Western Desert Force

From Wikipedia, the free encyclopedia
Jump to: navigation, search
Not to be confused with Western Frontier Force.
Western Desert Force
Active World War II
Country United Kingdom
Branch British Army
Type Field corps
Part of Middle East Command
Engagements Western Desert Campaign
Commanders
Notable
commanders
Richard O'Connor

The Western Desert Force, during World War II, was a British Commonwealth army formation stationed in Egypt.

On 17 June 1940, the headquarters of the British 6th Infantry Division was designated as the Western Desert Force.[1] The unit consisted of the 7th Armoured Division and the Indian 4th Infantry Division. The force was commanded by Major-General Richard O'Connor.

In September 1940, at the time of the Italian invasion of Egypt, the force consisted of roughly 36,000 soldiers and about 65 tanks.[2]

From early December 1940 to February 1941, during Operation Compass, the exploits of the Western Desert Force earned a parody of Winston Churchill's famous quote, "Never has so much been owed by so many, to so few." So many Italians were captured by the Western Desert Force that Anthony Eden said, "Never has so much been surrendered by so many, to so few."[3] From 14 December, the Australian 6th Division replaced the Indian 4th Infantry Division which was redeployed to East Africa.

The Western Desert Force was retitled XIII Corps on 1 January 1941. By February 1941, the remaining Italian forces in Cyrenaica were withdrawing down the Via Balbia with the British 7th Armored Division and the Australian 6th Infantry Division close behind.[4] When Operation Compass came to an end with the surrender of the Italian Tenth Army the corps HQ was deactivared in February and its responsibilities taken over by HQ Cyrenaica, a static command, reflecting the Allied defensive posture in the Western Desert as Middle East Command became obliged to focus on the campaign in Greece.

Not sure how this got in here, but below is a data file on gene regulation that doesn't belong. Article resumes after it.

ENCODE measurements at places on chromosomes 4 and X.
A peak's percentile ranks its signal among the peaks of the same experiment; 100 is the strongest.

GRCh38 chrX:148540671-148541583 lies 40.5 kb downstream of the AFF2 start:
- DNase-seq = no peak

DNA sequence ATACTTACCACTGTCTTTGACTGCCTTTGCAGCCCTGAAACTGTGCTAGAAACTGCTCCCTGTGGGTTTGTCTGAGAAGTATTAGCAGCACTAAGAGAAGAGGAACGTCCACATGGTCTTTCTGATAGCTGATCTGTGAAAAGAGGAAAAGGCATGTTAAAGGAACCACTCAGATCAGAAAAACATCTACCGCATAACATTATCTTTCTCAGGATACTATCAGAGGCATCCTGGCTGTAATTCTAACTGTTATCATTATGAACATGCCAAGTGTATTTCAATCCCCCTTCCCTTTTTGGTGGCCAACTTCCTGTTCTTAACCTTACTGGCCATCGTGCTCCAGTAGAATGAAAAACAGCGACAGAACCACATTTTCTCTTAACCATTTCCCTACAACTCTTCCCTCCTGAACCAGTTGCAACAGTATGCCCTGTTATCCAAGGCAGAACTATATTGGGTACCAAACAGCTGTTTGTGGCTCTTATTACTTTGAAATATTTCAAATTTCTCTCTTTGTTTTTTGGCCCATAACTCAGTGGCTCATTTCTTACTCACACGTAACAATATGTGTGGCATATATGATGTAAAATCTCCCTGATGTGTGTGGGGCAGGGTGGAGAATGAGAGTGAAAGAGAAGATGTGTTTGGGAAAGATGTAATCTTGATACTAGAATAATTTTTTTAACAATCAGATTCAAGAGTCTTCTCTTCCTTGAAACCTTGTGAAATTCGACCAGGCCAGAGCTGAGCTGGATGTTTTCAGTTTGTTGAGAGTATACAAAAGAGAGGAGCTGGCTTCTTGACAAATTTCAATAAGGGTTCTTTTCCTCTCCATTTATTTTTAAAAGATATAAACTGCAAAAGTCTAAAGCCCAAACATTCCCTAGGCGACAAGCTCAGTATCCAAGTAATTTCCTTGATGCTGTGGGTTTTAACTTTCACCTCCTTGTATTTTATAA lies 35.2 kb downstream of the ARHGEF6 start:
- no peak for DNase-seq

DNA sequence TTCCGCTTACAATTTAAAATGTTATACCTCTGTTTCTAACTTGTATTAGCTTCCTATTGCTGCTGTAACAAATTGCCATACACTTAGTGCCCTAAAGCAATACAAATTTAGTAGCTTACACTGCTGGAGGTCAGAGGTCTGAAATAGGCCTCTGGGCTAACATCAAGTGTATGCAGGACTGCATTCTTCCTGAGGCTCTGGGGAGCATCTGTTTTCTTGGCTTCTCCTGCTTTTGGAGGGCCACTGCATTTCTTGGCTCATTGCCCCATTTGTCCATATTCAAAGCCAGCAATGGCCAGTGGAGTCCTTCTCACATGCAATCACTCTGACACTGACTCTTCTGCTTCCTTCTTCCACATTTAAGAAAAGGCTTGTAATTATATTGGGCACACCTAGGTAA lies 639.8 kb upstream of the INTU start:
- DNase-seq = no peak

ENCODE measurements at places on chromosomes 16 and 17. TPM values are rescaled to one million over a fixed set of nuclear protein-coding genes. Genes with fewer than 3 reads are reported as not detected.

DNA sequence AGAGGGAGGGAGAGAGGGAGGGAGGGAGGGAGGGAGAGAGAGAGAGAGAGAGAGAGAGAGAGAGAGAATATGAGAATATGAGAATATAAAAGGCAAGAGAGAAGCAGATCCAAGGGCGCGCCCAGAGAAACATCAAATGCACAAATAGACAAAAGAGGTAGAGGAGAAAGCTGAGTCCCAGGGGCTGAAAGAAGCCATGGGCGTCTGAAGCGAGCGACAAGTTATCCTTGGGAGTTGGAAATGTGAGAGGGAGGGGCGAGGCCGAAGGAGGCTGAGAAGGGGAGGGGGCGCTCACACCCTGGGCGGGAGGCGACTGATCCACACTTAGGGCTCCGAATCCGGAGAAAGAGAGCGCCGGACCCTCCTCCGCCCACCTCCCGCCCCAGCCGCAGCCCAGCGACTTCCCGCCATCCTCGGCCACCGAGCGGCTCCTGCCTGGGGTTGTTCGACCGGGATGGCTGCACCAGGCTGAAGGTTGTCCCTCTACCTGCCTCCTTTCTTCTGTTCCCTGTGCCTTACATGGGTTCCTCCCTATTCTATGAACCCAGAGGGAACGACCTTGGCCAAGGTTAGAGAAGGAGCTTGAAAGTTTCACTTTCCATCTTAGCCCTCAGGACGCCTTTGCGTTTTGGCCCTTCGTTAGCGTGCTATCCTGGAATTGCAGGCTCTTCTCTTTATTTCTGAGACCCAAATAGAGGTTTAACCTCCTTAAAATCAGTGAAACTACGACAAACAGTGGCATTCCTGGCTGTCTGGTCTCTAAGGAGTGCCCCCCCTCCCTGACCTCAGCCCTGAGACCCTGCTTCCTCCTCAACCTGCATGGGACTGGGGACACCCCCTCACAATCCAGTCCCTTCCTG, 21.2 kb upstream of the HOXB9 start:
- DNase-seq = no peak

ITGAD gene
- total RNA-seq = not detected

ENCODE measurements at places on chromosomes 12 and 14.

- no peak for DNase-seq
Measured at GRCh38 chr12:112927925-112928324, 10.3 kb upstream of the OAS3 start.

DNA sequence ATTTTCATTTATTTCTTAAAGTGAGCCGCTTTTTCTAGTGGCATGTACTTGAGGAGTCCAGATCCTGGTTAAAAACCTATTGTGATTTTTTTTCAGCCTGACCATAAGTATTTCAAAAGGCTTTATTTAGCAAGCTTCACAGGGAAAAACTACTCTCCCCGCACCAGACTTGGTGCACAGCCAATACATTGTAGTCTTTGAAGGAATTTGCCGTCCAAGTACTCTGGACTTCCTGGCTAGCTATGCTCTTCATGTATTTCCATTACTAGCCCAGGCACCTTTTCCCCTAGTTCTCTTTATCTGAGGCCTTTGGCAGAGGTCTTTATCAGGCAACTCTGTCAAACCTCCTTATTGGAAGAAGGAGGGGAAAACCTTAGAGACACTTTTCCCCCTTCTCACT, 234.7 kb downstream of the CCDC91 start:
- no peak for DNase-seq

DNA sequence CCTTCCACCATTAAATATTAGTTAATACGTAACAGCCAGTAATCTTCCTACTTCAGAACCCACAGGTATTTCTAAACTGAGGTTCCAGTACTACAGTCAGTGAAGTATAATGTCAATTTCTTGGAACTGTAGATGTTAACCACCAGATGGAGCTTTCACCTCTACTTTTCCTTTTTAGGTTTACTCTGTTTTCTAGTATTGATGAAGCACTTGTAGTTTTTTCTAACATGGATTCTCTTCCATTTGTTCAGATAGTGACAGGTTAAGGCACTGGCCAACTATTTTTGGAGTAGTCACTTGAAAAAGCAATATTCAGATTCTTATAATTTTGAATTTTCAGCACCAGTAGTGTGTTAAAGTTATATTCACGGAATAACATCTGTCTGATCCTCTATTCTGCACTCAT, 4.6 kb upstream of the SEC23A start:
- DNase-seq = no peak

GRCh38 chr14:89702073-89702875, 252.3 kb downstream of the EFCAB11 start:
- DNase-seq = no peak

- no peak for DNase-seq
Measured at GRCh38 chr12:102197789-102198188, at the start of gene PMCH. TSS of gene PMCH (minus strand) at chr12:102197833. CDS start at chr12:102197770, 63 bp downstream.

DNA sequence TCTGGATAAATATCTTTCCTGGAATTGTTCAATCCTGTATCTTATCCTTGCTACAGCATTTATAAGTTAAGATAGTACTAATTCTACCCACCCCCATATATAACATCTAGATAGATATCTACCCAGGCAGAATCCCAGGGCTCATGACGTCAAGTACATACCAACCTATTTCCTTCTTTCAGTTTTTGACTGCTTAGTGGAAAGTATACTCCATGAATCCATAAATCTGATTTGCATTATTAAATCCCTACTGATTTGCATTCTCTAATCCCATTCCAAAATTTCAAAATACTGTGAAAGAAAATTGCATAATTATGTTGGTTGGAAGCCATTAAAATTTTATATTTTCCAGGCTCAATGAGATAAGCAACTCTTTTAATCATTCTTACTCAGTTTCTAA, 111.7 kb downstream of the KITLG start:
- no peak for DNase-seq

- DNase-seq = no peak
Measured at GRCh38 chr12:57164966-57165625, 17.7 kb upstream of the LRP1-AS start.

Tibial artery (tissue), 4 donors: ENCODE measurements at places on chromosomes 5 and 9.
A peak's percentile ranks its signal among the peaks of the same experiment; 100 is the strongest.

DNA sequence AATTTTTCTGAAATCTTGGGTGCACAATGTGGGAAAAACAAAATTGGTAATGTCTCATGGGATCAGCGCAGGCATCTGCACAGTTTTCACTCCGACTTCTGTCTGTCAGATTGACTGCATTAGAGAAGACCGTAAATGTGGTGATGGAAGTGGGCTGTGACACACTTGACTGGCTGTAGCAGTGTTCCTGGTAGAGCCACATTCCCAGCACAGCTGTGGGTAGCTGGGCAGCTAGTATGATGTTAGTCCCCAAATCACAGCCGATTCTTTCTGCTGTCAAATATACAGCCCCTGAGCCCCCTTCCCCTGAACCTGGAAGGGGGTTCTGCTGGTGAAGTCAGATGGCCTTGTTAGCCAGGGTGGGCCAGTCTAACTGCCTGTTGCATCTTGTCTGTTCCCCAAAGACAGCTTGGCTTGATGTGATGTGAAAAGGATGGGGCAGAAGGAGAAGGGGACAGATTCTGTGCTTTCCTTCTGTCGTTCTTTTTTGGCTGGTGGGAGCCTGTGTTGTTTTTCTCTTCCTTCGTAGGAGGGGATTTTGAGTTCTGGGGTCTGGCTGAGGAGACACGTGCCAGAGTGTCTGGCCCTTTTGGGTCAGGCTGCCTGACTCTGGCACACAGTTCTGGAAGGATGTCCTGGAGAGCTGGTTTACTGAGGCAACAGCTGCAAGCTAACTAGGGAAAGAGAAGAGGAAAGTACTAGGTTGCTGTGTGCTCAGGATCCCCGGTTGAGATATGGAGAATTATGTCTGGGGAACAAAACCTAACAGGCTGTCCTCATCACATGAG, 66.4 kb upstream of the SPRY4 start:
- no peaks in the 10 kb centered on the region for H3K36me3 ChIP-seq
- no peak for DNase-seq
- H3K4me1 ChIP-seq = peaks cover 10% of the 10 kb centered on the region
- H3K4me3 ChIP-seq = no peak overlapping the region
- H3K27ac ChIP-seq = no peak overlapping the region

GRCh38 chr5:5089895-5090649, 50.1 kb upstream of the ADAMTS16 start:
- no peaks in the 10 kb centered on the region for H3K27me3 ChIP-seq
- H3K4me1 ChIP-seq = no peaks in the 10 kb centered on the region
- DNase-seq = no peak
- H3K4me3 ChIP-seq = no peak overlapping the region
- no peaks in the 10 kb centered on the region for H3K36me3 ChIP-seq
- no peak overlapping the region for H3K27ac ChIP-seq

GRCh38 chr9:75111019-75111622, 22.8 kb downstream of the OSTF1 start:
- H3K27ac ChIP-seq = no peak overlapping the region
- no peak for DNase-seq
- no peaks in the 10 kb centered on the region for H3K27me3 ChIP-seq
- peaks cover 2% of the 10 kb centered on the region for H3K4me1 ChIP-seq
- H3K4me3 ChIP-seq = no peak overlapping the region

After the Italian forces in North Africa had been reinforced with the Africa Corps during Operation Sonnenblume, Lieutenant General Philip Neame, General Officer Commanding Cyrenaica,[5] was captured during Rommel's advance and the Western Desert Force HQ was reactivated[6] on 14 April, under Major General Noel Beresford-Peirse, to take command of British Commonwealth forces in the western desert and halt the Axis advance at the Egyptian-Libyan border.

In August 1941 Archibald Wavell was replaced as C-in-C Middle East by Claude Auchinleck and the British and Commonwealth forces were reinforced to create in September 1941 the Eighth Army. During this reorganisation Western Desert Force was once again redesignated as XIII Corps in October 1941 and became part of the new army.[6]

Notes[edit]

  1. ^ See also NZ Electronic Text Centre, Chapter Three
  2. ^ Bauer (2000), p.93
  3. ^ World War II Timelines: 12 February 1941
  4. ^ Walker(2003), p. 64
  5. ^ Military Career of Philip Neame (British) VC, CB, DSO, accessed December 2008
  6. ^ a b XIII Corps (Western Desert Force) British Military History

References[edit]

  • Bauer, Eddy; Young, Peter (general editor) (2000) [1979]. The History of World War II (Revised edition ed.). London, UK: Orbis Publishing. ISBN 1-85605-552-3. 
  • Walker, Ian W. (2003). Iron Hulls, Iron Hearts; Mussolini's Elite Armoured Divisions in North Africa. Ramsbury: The Crowood Press. ISBN 1-86126-646-4.